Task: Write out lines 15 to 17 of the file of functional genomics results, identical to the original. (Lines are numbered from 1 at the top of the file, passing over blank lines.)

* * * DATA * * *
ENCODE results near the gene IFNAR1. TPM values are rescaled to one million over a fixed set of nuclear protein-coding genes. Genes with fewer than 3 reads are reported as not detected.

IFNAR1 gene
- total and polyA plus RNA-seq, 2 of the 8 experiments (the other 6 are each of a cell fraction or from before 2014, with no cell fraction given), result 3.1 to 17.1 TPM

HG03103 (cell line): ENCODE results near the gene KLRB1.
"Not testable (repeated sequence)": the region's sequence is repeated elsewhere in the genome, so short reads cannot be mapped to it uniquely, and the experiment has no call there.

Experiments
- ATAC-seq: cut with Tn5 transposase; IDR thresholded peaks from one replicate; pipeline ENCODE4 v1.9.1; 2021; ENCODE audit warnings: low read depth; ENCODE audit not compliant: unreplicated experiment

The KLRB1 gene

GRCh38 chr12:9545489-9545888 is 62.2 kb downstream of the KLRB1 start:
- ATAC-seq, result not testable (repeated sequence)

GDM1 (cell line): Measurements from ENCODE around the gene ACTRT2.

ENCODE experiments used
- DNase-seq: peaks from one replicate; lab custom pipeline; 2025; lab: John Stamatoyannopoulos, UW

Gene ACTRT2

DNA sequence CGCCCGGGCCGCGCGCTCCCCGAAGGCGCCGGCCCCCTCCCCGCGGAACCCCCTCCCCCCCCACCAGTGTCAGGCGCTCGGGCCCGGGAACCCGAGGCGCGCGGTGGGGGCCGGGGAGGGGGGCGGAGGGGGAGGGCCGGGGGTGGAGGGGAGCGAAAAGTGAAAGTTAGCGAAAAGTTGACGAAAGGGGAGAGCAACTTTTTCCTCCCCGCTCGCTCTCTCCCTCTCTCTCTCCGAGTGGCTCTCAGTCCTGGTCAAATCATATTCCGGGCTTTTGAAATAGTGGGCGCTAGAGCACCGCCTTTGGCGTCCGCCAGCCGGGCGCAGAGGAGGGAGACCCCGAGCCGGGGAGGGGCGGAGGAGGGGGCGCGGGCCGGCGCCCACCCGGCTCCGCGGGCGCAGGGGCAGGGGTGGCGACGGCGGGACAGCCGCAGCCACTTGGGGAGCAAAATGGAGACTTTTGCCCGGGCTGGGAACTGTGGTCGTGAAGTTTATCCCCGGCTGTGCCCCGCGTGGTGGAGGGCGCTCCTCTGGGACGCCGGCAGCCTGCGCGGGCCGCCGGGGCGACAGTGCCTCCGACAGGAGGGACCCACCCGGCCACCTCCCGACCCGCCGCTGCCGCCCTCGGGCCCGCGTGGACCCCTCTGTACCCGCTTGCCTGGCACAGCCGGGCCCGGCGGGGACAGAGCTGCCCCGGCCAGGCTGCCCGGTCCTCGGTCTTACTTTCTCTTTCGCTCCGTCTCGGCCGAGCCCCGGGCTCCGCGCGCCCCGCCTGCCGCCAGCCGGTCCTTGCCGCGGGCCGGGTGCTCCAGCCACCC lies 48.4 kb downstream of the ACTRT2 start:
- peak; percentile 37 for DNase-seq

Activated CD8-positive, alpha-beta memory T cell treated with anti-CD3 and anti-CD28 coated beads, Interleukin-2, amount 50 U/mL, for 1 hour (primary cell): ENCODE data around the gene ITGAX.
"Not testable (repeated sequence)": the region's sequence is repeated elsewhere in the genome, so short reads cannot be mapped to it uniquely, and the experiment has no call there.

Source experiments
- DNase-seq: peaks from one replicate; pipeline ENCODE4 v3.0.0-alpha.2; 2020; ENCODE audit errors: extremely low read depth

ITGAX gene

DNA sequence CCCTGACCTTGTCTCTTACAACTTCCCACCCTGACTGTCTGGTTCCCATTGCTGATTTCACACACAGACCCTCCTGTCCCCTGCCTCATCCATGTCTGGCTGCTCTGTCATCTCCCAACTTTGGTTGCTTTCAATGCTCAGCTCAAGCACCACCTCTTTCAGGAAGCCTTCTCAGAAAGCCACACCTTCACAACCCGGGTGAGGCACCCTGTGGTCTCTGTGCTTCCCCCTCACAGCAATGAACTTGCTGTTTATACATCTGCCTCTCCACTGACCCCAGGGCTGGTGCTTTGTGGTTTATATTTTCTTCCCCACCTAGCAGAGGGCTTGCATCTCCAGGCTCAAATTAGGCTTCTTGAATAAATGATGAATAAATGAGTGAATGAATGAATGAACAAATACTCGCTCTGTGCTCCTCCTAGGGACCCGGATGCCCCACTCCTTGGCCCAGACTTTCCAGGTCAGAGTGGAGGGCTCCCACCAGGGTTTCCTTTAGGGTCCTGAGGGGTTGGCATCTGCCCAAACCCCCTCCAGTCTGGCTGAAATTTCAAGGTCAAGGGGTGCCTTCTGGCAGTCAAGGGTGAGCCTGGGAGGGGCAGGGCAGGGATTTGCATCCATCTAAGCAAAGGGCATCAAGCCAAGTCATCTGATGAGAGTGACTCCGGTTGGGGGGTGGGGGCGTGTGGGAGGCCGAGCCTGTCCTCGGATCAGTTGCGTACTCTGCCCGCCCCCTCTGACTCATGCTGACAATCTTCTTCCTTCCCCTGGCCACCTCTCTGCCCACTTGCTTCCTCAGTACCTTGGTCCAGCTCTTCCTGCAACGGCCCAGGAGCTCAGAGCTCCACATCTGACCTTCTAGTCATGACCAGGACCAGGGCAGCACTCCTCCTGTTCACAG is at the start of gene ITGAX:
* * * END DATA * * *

DNA sequence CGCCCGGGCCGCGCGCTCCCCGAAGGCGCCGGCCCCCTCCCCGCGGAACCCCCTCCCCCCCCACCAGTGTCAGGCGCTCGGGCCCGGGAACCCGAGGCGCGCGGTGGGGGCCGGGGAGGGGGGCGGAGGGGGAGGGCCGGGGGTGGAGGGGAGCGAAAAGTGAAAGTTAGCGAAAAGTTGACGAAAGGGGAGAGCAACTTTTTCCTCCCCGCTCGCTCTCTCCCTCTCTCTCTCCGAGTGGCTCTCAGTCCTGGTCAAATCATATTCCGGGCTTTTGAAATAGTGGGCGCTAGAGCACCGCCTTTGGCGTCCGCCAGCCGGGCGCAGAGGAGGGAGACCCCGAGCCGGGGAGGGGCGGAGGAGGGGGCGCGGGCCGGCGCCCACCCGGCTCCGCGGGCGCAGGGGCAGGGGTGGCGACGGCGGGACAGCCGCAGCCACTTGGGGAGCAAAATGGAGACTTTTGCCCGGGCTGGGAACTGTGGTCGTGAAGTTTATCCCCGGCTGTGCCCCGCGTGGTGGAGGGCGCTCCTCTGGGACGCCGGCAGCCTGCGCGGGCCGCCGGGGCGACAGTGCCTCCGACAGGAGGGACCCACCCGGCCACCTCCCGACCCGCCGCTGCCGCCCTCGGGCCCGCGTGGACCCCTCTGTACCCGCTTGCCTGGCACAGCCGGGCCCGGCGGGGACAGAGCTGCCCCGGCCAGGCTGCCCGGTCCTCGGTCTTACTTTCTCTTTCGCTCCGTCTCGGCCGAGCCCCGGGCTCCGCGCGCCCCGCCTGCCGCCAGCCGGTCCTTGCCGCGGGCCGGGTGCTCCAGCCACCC lies 48.4 kb downstream of the ACTRT2 start:
- peak; percentile 37 for DNase-seq

Activated CD8-positive, alpha-beta memory T cell treated with anti-CD3 and anti-CD28 coated beads, Interleukin-2, amount 50 U/mL, for 1 hour (primary cell): ENCODE data around the gene ITGAX.